In a joint statement following a meeting Monday of US Secretary of State Rex Tillerson and his Australian and Japanese counterparts, the three officials "expressed serious concerns over maritime disputes in the South China Sea."
China claims almost all of the South China Sea, and has heavily militarized some islands in the region and expanded other territories
with major land reclamation work, turning sandbars into islands and equipping them with airfields, ports and weapons systems.
All or parts of the sea are also claimed by Brunei, Malaysia, the Philippines, Taiwan and Vietnam, which has led to intense territorial disputes and naval standoffs
The US and other nations have tested Beijing's claims by conducting "freedom of navigation" operations around islands controlled by China. Last month, the guided-missile destroyer USS Stethem came within 12 miles of Triton Island
in the Paracel archipelago, which is claimed by China, Vietnam and Taiwan.
In their statement Monday, the three foreign ministers said they would "continue to fly, sail, and operate wherever international law allows."
They urged all claimants in the region to "refrain from land reclamation, construction of outposts, militarization of disputed features, and undertaking unilateral actions that cause permanent physical change to the marine environment in areas pending delimitation."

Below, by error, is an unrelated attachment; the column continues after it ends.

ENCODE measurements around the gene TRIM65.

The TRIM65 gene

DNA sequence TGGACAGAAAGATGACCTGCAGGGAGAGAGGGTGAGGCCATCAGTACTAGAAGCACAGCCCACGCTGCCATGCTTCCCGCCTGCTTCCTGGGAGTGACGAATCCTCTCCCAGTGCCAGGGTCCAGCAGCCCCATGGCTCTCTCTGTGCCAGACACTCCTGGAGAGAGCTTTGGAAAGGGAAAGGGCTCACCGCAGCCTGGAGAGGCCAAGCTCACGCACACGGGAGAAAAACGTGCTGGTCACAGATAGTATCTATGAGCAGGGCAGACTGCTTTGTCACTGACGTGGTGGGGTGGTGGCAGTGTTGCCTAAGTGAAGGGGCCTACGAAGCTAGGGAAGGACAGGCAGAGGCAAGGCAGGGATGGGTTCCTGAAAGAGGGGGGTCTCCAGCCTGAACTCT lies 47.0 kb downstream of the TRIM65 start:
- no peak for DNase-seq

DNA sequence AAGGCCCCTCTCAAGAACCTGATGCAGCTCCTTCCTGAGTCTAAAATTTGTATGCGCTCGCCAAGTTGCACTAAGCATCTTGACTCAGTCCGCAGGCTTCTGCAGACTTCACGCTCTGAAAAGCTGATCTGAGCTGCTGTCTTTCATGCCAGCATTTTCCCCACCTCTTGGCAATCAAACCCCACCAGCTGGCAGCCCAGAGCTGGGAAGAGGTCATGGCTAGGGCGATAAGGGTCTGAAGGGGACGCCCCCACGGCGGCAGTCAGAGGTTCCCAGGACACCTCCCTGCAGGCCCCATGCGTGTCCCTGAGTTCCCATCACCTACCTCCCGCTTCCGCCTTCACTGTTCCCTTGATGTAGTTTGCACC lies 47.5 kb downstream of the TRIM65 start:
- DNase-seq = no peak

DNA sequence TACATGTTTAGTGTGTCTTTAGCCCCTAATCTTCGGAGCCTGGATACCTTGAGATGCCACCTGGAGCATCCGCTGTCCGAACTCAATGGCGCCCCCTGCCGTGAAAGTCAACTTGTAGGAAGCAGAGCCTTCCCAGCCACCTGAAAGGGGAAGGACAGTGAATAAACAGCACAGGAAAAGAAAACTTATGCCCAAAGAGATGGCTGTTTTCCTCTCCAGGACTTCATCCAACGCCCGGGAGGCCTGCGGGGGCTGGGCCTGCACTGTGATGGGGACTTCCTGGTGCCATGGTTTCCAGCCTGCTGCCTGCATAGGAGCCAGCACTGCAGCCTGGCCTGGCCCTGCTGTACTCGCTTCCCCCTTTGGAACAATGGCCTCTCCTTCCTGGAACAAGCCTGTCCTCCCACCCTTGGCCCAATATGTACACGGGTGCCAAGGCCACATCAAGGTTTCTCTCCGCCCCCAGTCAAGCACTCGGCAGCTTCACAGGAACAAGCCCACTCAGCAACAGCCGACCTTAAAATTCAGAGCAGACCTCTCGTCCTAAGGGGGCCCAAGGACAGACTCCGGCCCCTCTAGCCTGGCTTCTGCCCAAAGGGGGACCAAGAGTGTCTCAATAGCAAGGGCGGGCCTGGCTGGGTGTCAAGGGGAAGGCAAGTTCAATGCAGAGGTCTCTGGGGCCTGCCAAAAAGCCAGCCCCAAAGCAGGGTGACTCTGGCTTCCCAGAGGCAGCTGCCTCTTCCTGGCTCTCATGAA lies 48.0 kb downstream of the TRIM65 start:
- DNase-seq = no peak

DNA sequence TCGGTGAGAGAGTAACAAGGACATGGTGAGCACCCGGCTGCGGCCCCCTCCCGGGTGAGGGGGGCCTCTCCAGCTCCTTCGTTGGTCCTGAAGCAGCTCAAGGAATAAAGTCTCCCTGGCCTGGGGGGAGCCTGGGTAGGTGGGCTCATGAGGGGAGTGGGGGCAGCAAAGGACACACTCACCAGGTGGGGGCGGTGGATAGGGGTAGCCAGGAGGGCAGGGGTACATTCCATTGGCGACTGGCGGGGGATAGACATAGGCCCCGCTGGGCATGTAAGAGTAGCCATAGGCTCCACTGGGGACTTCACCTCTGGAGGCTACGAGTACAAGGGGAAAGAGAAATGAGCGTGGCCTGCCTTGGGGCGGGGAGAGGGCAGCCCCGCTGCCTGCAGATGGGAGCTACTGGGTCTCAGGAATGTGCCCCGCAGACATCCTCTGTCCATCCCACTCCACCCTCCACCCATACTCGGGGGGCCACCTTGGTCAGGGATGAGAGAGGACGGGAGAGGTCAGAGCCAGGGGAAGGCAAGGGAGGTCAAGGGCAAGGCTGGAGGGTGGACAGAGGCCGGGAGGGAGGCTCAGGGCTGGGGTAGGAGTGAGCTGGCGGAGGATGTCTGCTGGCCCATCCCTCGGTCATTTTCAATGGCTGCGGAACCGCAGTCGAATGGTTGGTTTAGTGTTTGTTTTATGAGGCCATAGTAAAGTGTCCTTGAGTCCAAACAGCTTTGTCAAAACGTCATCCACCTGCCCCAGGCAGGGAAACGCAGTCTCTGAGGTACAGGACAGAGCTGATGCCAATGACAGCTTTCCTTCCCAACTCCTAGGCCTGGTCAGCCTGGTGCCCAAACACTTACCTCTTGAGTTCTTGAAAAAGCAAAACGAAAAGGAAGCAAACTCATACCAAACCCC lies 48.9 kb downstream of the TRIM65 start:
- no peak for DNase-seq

While China is the most active in terms of building up the territories it controls, both the Philippines
have begun to follow Beijing's lead.
The Philippines scored a major legal victory last year, when an international tribunal in the Hague threw out most of China's territorial claims
, but since the election of President Rodrigo Duterte, Manila has become less confrontational with Beijing
Monday's joint statement described the ruling as "legally binding on both parties" and urged the Philippines and China to abide by it.
Code of conduct
The ministers also called for a proposed code of conduct in the South China Sea
, to be negotiated by China and the Association of Southeast Asian Nations (ASEAN), to be "legally binding, meaningful, effective, and consistent with international law."
Attempts to hammer out such guidelines have been ongoing for years, and ASEAN members and Beijing announced Sunday that they had agreed a framework for a future code of conduct, but formal negotiations are not expected to start until November, according to CNN Philippines
. Chinese Foreign Minister Wang Yi would not comment on whether Beijing supported the code being legally binding.
The framework is largely based on a 2002 declaration by ASEAN members and China, and analyst Greg Poling of the Asia Maritime Transparency Institute told CNN last week
that some ASEAN nations remain suspicious of China's motives, seeing the slow pace of progress as "another delaying tactic by Beijing."
"ASEAN set aside the tribunal ruling, didn't complain about continued Chinese militarization of the South China Sea, watered down its joint statements, and basically wasted a year, all so they could reiterate the same principles they already agreed to in the declaration on conduct 15 years ago," Poling said prior to Sunday's announcement.